UK Technocrats Sharpen The Knives Of Manipulation

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by Tyler Durden
Monday, Jun 24, 2024 - 11:20 AM

Authored by Gary Sidley via The Brownstone Institute,

My recently published research into the UK Government’s deployment of behavioural science strategies – ‘nudges’ – leads to a startling conclusion: in every sphere of daily life, our thoughts and actions are being psychologically manipulated so as to align them with what the state’s technocrats have deemed to be in our best interests.

It seems that open, transparent debate is no longer considered necessary.

How did my nation, a purported beacon of freedom and democracy, descend to such a position? While there have been multiple participants in this journey into behavioural science-fueled authoritarianism, a historical review of the key players indicates that American scholars have contributed in crucial ways to this trajectory. 

The Ubiquity of UK Behavioural Science

The research to which I refer sought to reveal the actors responsible for strategically frightening and shaming the British people during the Covid event. Focusing on the controversial ‘Look them in the eyes’ messaging campaign – involving a series of close-up images of patients on the cusp of death and a voice-over saying, ‘Look them in the eyes and tell them you are doing all you can to stop the spread of coronavirus’ – my critical analysis uncovered a series of disturbing findings in regard to the UK government’s deployment of often-covert behavioural science strategies during times of ‘crisis.’ These revelations included:

  1. State-sponsored nudging is ubiquitous in the UK, seeping into almost every aspect of day-to-day life. Whether responding to a health challenge, using public transport, watching a TV drama, or interacting with the tax office, our minds are being psychologically manipulated by state-funded technocrats.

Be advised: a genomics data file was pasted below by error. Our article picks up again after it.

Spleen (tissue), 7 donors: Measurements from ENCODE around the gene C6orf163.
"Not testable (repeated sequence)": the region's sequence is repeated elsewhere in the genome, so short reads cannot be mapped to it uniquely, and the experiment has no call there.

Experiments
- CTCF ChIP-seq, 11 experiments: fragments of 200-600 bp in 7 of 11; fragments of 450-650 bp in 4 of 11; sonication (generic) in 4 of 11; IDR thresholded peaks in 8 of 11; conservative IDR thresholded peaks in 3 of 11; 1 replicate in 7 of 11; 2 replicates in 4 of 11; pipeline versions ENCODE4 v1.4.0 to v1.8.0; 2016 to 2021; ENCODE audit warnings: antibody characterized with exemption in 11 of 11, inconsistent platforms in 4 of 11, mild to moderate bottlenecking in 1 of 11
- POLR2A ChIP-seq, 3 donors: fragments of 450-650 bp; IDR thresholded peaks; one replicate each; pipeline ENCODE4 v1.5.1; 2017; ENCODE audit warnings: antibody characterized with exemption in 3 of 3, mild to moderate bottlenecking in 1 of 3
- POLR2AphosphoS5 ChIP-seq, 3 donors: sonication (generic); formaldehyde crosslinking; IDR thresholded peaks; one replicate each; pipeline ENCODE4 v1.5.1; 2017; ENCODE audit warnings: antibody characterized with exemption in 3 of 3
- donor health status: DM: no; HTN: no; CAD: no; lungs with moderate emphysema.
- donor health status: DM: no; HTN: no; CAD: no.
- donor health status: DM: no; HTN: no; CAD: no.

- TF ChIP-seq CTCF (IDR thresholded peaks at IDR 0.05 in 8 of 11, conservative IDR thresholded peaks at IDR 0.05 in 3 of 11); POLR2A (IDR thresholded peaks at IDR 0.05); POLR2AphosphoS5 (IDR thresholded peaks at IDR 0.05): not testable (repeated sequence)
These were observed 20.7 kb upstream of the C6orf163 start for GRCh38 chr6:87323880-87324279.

2. The rapid expansion of UK behavioural science has not occurred by chance; it has been a strategic goal. For example, a 2018 document by Public Health England (the forerunner to the UK Health Security Agency) announced that ‘The behavioural and social sciences are the future of public health,’ and one of their priority goals was to make the skills of these disciplines ‘mainstream in all our organisations.

  3. Throughout the Covid event, UK government communications – as guided by their behavioural science advisors – routinely resorted to fear inflation, shaming, and scapegoating (‘affect,’ ‘ego,’ and ‘normative pressure’ nudges) to lever compliance with restrictions and the subsequent vaccine rollout.

  4. The UK government’s bar for legitimising the terrorising of its own people has been set incredibly low. For instance, one official justification for inflicting further fear inflation onto an already scared population was that, in January 2021, the populace was not as frightened as at the start of the Covid event in March 2020: ‘Fearful but much less panic this time around.’